NZXT Phantom 820 Case Review: Everything, Everythingby Dustin Sklavos on October 15, 2012 1:35 AM EST
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Assembling the NZXT Phantom 820
Apart from just how heavy the NZXT Phantom 820 is, assembly actually goes fairly smoothly. In keeping with that premium feel they're going for, building inside it is mostly geared towards ease of use, and the out of the box experience is a pleasant one. Of particular note is the box of screws that NZXT includes, which already has them all neatly organized. Lian Li includes a screw keeper with many of their high end cases, but it's not organized and the one for the PC-A76X wasn't actually big enough to hold all the screws that came with the case.
It's not worth boring you with the details; suffice to say installing the motherboard and optical drive went off basically without a hitch, same with the expansion card (expansion slot shields are ventilated and held in place with thumbscrews) and the power supply. Having all of the screws conveniently in one place and organized made things go that much more swimmingly.
Where NZXT went off the rails a bit is, ironically, with the 2.5"/3.5" drive sleds. NZXT's promotional material talks about how these have been radically redesigned, but the funny thing is that they're just too flimsy. I found it was particularly difficult to keep the sled with the 2.5" drive screwed to the bottom in place, as it was easy to push too far into the drive cage. I also think it's unusual that they have to be installed on the side behind the motherboard tray instead of in front of it, and there doesn't seem to be any real reason as to why the case was designed this way.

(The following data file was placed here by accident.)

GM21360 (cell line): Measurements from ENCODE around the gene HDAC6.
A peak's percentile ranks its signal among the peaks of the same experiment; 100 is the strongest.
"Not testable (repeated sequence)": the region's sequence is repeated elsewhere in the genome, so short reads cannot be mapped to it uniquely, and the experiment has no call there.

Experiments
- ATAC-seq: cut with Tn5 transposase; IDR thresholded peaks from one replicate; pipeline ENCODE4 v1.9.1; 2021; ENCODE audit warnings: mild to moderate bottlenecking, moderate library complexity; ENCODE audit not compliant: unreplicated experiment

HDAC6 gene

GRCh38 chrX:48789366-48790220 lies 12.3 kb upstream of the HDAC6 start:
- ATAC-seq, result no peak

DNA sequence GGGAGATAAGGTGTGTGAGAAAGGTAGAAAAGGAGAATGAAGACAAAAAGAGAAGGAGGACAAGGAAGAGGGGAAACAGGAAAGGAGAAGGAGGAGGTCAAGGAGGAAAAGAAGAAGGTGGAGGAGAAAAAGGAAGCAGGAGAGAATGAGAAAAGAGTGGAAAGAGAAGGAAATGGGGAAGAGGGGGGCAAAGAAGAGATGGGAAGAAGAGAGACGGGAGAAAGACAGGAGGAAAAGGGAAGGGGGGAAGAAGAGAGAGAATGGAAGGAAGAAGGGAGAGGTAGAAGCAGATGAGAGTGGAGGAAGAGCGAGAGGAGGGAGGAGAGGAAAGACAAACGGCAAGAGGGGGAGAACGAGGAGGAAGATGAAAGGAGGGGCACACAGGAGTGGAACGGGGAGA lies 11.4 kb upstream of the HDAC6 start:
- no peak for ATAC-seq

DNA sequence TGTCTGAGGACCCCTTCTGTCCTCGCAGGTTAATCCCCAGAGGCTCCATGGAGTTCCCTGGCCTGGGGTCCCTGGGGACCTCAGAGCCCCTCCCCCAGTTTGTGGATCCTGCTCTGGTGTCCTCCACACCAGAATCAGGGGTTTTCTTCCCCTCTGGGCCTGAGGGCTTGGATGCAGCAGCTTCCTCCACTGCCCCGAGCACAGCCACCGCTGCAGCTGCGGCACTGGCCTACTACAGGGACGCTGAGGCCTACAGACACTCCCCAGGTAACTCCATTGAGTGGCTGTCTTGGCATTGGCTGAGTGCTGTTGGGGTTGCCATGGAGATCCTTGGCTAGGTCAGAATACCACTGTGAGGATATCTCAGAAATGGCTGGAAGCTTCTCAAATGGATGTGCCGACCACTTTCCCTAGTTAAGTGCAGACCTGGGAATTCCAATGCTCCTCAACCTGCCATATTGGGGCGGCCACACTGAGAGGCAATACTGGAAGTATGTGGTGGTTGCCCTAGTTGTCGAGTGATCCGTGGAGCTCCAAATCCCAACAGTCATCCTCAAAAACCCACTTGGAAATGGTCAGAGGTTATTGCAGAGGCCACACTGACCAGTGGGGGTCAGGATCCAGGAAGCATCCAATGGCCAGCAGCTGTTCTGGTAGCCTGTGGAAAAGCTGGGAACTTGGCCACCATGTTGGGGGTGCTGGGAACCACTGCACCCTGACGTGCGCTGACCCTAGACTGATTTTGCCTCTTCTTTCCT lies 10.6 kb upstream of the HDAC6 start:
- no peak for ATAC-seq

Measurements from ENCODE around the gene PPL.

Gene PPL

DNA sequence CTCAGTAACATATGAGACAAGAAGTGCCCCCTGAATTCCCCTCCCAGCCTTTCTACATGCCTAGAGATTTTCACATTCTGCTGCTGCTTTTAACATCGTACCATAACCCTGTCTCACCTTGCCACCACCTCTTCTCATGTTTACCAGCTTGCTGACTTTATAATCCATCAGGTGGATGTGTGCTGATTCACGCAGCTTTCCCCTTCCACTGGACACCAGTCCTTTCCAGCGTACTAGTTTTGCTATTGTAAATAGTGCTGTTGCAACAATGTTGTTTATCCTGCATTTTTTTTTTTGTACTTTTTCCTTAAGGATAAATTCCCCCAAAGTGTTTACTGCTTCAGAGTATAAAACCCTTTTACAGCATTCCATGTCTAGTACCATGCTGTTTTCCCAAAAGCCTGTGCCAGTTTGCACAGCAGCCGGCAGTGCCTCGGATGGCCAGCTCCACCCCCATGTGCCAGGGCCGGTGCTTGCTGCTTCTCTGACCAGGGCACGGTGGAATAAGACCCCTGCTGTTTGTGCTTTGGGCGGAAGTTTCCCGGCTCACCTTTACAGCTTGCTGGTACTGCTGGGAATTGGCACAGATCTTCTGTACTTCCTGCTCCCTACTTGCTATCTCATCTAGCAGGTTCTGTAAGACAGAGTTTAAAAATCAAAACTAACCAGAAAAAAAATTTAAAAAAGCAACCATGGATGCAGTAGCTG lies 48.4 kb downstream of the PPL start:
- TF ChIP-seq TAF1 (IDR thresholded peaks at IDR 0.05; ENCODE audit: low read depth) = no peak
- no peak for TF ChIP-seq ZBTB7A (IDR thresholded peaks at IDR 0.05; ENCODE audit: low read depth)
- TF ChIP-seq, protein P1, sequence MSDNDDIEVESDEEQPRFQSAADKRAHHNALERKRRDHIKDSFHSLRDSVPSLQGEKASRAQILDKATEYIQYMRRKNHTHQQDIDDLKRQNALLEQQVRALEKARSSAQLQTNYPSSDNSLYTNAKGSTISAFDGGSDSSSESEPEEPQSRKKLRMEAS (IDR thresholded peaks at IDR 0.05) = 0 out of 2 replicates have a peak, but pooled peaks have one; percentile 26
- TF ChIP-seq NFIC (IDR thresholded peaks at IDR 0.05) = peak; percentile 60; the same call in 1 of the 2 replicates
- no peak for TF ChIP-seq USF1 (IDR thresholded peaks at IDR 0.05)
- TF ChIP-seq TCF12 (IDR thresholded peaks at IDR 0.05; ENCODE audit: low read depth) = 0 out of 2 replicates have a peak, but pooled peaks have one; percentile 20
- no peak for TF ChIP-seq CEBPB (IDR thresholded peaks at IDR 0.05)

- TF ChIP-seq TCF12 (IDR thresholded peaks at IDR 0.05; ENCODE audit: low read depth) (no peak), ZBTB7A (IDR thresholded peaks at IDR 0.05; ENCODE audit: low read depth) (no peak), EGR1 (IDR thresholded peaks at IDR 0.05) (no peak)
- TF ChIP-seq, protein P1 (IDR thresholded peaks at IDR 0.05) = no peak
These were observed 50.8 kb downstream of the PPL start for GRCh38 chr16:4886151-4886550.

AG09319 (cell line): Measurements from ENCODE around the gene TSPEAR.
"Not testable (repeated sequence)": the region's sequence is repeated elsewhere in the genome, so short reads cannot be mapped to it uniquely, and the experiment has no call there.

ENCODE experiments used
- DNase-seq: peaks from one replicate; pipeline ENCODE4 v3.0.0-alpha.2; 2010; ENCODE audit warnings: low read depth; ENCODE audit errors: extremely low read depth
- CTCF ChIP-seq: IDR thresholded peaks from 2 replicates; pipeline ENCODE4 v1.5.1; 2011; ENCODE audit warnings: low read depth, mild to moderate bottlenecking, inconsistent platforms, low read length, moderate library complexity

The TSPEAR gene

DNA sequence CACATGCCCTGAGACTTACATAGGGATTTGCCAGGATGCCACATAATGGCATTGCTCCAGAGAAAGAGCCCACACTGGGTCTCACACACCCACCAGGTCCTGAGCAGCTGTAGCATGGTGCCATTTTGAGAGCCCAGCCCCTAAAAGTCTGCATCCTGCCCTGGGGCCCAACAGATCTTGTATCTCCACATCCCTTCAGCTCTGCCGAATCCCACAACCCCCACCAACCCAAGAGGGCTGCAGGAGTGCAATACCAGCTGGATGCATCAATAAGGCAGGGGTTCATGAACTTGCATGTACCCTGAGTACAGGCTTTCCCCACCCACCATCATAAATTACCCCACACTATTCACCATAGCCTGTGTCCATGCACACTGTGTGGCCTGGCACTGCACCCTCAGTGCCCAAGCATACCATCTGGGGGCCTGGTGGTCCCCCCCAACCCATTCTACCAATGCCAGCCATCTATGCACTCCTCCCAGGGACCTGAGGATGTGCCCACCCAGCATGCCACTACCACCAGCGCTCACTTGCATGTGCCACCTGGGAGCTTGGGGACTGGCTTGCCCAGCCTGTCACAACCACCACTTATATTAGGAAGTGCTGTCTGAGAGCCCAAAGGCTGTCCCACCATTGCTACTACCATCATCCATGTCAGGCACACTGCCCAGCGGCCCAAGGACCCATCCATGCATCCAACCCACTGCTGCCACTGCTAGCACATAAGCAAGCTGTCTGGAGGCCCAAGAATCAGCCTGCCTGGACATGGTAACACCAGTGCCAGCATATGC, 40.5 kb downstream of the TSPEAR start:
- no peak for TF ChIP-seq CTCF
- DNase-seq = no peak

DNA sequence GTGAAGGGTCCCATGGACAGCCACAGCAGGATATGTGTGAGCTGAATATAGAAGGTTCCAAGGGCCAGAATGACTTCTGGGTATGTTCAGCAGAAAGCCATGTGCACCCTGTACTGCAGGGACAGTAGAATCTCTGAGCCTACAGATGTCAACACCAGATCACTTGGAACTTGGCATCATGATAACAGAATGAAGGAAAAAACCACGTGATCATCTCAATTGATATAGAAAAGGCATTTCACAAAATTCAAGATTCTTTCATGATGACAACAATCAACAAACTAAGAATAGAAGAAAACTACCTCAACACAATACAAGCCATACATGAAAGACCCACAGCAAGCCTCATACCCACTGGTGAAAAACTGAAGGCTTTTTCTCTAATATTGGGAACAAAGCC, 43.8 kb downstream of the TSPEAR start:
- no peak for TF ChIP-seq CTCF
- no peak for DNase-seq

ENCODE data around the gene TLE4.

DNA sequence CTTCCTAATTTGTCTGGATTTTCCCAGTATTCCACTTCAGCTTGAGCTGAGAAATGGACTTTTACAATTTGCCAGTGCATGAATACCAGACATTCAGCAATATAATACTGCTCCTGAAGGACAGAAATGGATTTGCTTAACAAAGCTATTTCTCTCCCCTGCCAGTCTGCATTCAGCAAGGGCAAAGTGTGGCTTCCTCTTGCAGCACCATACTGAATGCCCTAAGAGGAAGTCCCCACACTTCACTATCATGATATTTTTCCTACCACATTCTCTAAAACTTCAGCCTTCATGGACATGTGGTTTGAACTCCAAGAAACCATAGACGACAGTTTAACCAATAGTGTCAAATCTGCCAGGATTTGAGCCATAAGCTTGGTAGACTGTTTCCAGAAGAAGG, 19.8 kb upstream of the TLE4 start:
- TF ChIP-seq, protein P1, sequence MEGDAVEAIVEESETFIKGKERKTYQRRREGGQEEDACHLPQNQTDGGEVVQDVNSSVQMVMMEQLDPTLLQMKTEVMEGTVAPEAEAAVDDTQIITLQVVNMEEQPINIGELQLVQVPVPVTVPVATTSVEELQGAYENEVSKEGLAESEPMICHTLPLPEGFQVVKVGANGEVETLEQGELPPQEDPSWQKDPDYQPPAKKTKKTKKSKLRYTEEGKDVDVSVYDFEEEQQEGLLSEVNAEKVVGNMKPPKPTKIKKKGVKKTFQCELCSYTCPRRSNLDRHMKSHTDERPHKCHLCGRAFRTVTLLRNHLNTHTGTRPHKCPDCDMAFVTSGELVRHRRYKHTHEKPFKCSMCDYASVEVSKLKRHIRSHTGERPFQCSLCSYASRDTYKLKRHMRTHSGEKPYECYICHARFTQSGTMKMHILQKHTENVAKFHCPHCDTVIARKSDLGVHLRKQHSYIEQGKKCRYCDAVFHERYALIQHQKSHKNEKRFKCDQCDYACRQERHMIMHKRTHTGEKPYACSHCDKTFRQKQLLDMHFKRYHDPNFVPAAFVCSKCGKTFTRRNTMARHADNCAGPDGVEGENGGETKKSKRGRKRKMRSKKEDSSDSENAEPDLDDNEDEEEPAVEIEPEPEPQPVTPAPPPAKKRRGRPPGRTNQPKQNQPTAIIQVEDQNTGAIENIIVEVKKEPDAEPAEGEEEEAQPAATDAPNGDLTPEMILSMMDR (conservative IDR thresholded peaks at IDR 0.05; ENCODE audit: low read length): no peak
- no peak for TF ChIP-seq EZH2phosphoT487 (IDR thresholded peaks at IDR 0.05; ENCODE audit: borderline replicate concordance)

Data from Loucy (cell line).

Routing power and data cables goes smoothly, and NZXT even includes an extension cable for the AUX 12V line, but what's amusing is how much of a mess all the cabling for the integrated peripherals of the Phantom 820 actually is. I don't think it can really be helped, but it's awfully hard to sort some of it out. NZXT does the best they can with a bad situation by at least labeling which channel each of the fan leads connects to and pre-connects the existing fans (outside of the side intake), but honestly it's just cable spaghetti and I'm not really sure how much more they could've done to mitigate it. Added features breed added complexity. It's worth noting that NZXT does give a healthy amount of lead for the side intake fan's power cable.
Ignoring the fact that I'm a tiny man and the Phantom 820 is a heavy case, assembling our testbed inside it was easy enough, a process made much easier by the sorted screw keeper. I do think the drive cages and trays need to be redesigned and brought a bit more in line with contemporary designs similar to what Antec and Corsair are doing; it seems like NZXT may have erred on the side of aesthetics when they should've gone for practicality. The aforementioned mess of cables can also be difficult to cope with but again, I don't really know if they could've done much more to mitigate it, and it's worth the added complexity for the robust fan controller.